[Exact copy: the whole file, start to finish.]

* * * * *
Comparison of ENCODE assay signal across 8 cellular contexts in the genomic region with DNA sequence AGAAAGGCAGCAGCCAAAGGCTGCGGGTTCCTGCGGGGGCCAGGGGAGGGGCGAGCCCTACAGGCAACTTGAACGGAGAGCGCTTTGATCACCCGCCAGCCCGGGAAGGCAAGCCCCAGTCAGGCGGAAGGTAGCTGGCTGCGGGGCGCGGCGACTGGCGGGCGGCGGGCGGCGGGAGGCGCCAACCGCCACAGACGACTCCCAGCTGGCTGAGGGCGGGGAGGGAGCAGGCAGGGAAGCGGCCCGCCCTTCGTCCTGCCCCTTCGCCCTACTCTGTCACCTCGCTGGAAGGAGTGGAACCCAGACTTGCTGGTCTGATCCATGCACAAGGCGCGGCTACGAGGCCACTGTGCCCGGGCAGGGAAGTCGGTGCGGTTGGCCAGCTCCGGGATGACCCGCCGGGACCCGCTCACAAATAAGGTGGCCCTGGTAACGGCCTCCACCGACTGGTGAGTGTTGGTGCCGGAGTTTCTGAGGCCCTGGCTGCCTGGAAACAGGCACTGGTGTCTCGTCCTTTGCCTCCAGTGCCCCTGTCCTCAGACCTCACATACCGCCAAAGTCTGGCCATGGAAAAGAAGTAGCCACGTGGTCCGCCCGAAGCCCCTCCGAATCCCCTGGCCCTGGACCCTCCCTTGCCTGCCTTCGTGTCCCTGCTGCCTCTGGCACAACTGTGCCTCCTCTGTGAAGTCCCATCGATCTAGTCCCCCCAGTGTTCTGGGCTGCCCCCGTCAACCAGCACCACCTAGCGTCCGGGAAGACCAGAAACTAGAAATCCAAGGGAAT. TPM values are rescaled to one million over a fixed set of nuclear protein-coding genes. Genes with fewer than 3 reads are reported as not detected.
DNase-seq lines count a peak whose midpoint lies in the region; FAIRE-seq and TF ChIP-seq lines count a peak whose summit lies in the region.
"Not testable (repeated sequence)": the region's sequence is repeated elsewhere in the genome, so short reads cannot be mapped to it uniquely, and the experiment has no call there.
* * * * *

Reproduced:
Comparison of ENCODE assay signal across 8 cellular contexts in the genomic region with DNA sequence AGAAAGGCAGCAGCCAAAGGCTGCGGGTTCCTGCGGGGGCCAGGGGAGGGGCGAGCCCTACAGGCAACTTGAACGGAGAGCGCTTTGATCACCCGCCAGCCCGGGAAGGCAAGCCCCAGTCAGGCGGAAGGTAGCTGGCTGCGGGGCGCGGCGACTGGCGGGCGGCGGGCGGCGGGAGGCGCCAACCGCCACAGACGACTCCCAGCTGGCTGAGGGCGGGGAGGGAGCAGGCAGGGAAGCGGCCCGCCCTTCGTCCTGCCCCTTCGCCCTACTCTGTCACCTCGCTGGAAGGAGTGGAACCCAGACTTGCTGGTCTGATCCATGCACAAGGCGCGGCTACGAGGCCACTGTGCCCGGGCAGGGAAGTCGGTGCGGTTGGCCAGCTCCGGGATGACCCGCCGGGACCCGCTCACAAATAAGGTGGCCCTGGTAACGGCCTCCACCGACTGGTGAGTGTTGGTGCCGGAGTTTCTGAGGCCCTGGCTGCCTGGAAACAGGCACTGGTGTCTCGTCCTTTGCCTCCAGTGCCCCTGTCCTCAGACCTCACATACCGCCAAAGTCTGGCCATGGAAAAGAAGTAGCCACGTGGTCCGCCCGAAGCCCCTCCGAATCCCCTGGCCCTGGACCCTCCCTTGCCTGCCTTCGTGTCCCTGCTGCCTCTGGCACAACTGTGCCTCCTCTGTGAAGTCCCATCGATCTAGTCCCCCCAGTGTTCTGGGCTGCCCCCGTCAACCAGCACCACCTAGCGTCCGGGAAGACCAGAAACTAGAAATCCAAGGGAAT. TPM values are rescaled to one million over a fixed set of nuclear protein-coding genes. Genes with fewer than 3 reads are reported as not detected.
DNase-seq lines count a peak whose midpoint lies in the region; FAIRE-seq and TF ChIP-seq lines count a peak whose summit lies in the region.
"Not testable (repeated sequence)": the region's sequence is repeated elsewhere in the genome, so short reads cannot be mapped to it uniquely, and the experiment has no call there.